They grew up poor, roping and riding on ranches that have long ceased to exist.

Ah, but they still do in the fertile minds of brother and sister Tom and Mary Walker, authors of the just-published "Contrary Creek."

Though tagged as a novel, the book is really a tender tribute to the rhythms of ranch life that could only be written by those who lived it.

"It's a real beautiful way of life," says Tom, 68, who lives in Tucson and retired from the Star in 2000. "I miss the quiet. I miss the silence."

Mary, 64, who now lives in California, also aches for that life. "I had one letter from my father. He wrote, 'Don't ever forget you are an Arizona cowgirl.' I don't."

The make-believe Rafter C Ranch, where the fictional Cloud family lived in the early 1960s, is as remote as the ranches where the Walker "kids" grew up.

But much of the book's plot centers on the nearby town of Faraway - and a cast of characters too vivid to ever wear the pallid description of "colorful."

Then there's the general store. Excerpt: "You didn't shop in Fortner's Store; you explored it like some cave with many levels and passages. Legend had it that a twenty-dollar bill once was found in the pinto beans barrel. No one doubted the story."

Teller of this coming-of-age tale is 16-year-old Danny Cloud, who lives on the ranch with his younger sister, B.J., and their parents.

Within the span of one year, Danny will bear witness to a book-banning crusade, the arrival of a high school teacher who claims to be a witch, and a series of mysterious deaths.

He also will experience true love - and great loss.

The book, says Tom, partly grew out of the loss he and Mary felt after their parents, Ira and Alice "Bunny" Walker, died at the relatively young ages of 58 and 60.

"My parents were devoted to each other," says Mary. "They rode the open range together, camped out."

Ira Walker's dad, A.G. Walker, ranched first in the upper Aravaipa Canyon and later near Wickenburg. By the early 1930s, he was warden of the Arizona State Prison in Florence. But his son was always a cowboy.

The ranch where Tom and Mary began their lives was the JV Bar - 36 square miles of leased land north of Wickenburg.

Tom's early years were spent in a "barely wood" house that had a tin roof, cracks that let in the chilling winds, no electricity and no indoor plumbing.

"The JV Bar had a series of wells scattered around," says Tom. "My job from 12 on was to drive an old Jeep around to these places and start the pumps. We barely had enough water to keep cattle."

Mary, like her fictional counterpart, loved being a ranch hand. "I also broke the unofficial state record for barrel racing, I think in 1958," she says.

In 1957, Ira Walker sold the JV Bar and with a partner bought the Flying W Ranch, in Mogollon Rim country west of Young.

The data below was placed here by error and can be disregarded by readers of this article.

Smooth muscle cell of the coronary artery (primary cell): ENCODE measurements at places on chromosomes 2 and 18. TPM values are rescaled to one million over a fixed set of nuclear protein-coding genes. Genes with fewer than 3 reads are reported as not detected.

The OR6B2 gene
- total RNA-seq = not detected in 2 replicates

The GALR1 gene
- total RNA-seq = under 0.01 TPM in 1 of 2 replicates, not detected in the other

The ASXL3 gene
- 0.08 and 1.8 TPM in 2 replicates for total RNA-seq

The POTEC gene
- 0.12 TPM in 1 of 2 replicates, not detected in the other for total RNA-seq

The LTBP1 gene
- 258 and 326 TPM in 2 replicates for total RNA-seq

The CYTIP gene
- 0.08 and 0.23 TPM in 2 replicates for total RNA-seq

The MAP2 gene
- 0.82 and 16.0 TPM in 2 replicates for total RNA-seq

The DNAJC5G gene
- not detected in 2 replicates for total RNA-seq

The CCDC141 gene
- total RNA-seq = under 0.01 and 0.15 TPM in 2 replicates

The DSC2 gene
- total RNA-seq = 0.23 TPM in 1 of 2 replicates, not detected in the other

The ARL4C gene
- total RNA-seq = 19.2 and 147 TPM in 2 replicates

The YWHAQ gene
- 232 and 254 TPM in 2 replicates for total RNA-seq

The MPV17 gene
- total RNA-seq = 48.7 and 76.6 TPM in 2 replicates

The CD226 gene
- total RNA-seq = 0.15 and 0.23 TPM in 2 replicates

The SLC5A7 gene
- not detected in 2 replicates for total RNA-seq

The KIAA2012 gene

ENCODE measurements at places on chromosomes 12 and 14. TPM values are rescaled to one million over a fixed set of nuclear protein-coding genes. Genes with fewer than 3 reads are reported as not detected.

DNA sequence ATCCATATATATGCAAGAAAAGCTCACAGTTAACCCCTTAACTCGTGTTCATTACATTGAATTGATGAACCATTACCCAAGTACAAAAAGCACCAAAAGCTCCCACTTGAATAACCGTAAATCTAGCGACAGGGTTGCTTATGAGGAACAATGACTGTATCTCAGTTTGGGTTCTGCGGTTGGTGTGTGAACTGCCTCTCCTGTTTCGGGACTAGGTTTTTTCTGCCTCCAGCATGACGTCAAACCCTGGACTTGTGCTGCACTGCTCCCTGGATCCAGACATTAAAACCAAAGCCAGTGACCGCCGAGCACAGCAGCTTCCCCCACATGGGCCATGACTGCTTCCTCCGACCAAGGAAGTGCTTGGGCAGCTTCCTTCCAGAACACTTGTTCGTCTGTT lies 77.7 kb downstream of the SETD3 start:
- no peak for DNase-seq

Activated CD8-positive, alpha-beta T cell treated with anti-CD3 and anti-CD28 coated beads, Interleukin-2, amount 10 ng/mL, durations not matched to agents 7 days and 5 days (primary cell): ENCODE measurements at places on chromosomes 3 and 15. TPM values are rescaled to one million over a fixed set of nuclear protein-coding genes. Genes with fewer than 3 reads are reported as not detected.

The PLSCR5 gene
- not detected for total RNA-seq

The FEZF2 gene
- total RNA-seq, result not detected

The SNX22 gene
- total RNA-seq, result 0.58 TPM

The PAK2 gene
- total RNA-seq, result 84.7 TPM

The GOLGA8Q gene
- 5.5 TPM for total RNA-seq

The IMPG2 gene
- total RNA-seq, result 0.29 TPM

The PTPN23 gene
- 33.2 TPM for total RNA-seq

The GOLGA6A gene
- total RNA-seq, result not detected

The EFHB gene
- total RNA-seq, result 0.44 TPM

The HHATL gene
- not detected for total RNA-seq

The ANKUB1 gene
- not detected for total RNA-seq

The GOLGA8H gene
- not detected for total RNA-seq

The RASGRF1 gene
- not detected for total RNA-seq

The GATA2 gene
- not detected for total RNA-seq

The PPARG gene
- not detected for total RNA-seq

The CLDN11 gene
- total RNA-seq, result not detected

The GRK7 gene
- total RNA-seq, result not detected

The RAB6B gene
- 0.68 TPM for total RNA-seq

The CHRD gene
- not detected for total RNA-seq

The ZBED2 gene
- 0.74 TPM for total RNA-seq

"We packed up everything, including the horses and dogs, and moved to Spring Creek," says Tom.

"I was unhappy to be leaving the ranch where I had grown up," says Mary. "I took a can of paint and in huge block letters on the side of the house, wrote, 'This house belongs to the Walkers.' "

The nearest school was in Young, 12 miles from the Flying W, down a rutted road that crossed a frequently flooded Spring Creek.

The four-room school served grades one through 12, with the 12 or so high school pupils shunted into one room.

When Tom's junior year was over, he, his mother and Mary moved to Globe, so he could finish his senior year there. "You could not go to a university from Young," he says.

During the weekends, the family returned to the ranch, where Ira still held forth. In 1962, he sold the Flying W and moved to Globe, where Bunny and Mary still lived while Mary finished high school.

"He became a night watchman at the Inspiration Mine. He was miserable," says Mary, who, like Tom, graduated from Arizona State University.

Their parents, says Tom, eventually moved back to Wickenburg, where Ira "leased a small chunk of land and ran 80 head of cattle." Ira died in 1970, Bunny eight years later.

"My last ranching chore was to round up the cattle and sell them after he died," says Tom.

In the early 1980s, he and Mary wrote a book similar to "Contrary Creek," which sat in a drawer for decades. Two years ago, they took a stab at rewriting it, changing the geography and point of view.

Neither the JV Bar nor the Flying W is now a working ranch, says Tom, who with Mary has revisited both, though not lately.

"One time when I was at the Flying W, I went in the backyard and dug up the irises my mother had grown and took them back to California," says Mary. "They're still growing. So I have a little bit of the Flying W with me."

More than a little bit, I'd say.

Reach Bonnie Henry at 573-4179 or at, or write to 4850 S. Park Ave., Tucson, AZ 85714.